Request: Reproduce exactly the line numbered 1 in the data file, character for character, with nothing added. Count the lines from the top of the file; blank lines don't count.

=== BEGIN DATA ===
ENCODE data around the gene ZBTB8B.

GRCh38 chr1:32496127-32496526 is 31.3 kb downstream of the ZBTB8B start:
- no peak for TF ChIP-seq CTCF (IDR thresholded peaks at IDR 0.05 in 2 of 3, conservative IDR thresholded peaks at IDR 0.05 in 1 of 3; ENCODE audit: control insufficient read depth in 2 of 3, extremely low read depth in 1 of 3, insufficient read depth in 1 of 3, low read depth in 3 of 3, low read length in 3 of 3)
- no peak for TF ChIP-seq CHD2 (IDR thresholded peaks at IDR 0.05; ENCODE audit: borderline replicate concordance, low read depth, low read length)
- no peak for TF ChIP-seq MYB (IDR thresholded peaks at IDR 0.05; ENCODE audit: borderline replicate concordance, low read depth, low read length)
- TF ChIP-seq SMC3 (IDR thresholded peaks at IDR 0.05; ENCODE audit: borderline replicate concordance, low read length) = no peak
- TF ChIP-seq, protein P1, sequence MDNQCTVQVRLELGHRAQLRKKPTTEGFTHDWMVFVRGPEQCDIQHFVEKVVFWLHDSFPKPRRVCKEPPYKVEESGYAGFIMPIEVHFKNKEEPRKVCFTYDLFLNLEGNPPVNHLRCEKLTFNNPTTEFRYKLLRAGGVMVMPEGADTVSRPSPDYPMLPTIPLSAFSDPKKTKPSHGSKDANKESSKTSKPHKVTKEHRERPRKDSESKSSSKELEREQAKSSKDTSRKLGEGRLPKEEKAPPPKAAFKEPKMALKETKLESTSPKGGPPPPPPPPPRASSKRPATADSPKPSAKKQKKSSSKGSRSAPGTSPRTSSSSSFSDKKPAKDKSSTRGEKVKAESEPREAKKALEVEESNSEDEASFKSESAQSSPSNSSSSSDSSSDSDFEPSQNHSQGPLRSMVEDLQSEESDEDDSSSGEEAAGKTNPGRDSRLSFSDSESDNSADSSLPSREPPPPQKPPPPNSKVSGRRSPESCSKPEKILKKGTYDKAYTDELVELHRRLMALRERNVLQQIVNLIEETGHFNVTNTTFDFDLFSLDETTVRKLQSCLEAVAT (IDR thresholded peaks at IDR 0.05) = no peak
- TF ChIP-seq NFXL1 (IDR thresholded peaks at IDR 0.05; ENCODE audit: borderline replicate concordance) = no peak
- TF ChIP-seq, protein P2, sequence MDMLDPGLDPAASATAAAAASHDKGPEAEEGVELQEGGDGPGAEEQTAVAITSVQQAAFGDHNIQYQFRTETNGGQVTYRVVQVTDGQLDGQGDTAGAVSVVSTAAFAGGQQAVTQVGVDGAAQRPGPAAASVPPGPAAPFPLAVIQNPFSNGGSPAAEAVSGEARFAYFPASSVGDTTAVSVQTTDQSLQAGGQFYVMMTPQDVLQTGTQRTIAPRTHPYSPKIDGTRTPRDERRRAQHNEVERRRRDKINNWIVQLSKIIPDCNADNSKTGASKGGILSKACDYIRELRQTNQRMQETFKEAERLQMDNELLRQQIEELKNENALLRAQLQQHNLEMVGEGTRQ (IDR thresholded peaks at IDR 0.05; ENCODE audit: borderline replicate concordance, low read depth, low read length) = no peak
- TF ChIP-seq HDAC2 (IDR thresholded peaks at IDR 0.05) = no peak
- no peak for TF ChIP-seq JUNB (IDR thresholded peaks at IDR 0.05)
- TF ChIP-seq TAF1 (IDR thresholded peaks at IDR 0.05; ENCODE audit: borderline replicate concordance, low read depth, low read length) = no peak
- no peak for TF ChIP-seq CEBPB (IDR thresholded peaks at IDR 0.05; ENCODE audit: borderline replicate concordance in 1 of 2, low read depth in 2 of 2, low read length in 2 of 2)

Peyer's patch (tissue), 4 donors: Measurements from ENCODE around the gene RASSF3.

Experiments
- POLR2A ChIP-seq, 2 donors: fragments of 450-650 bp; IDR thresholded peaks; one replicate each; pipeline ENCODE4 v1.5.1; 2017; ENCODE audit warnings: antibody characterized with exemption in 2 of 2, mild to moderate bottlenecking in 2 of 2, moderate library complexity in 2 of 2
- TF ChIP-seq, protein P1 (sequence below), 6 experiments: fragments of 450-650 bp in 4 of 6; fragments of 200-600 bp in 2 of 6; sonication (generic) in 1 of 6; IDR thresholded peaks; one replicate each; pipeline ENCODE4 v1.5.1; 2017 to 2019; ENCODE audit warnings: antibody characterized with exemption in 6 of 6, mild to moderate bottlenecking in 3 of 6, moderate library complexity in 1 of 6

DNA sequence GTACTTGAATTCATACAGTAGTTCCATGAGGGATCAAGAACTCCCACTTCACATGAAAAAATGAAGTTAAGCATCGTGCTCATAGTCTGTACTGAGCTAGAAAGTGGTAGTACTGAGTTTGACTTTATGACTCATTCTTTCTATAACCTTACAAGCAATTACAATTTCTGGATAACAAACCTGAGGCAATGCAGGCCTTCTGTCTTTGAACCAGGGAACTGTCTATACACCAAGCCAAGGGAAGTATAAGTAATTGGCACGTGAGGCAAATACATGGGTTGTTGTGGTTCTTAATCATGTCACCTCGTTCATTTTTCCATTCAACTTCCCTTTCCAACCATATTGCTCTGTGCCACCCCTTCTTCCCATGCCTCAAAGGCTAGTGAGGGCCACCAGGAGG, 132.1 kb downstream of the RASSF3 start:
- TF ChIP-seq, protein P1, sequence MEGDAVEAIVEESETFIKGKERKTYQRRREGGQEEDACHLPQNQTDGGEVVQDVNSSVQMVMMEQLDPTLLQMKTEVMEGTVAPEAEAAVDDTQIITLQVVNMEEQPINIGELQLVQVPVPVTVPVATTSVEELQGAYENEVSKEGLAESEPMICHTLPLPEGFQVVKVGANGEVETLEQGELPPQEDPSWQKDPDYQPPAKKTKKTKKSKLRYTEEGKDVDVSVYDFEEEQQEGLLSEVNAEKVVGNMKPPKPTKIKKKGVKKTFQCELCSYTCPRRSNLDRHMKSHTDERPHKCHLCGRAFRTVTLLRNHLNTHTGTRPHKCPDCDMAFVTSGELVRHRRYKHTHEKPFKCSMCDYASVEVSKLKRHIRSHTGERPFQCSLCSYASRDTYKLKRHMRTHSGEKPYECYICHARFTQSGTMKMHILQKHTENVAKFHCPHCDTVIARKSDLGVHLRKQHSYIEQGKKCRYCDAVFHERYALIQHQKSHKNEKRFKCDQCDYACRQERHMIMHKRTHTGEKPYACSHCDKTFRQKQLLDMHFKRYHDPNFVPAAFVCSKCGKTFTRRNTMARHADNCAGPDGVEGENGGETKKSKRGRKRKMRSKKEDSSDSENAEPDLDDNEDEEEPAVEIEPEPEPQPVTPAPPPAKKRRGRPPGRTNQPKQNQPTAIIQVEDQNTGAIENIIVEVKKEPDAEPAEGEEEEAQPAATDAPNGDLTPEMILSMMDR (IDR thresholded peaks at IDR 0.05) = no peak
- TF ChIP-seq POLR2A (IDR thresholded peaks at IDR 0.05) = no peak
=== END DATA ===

ENCODE data around the gene ZBTB8B.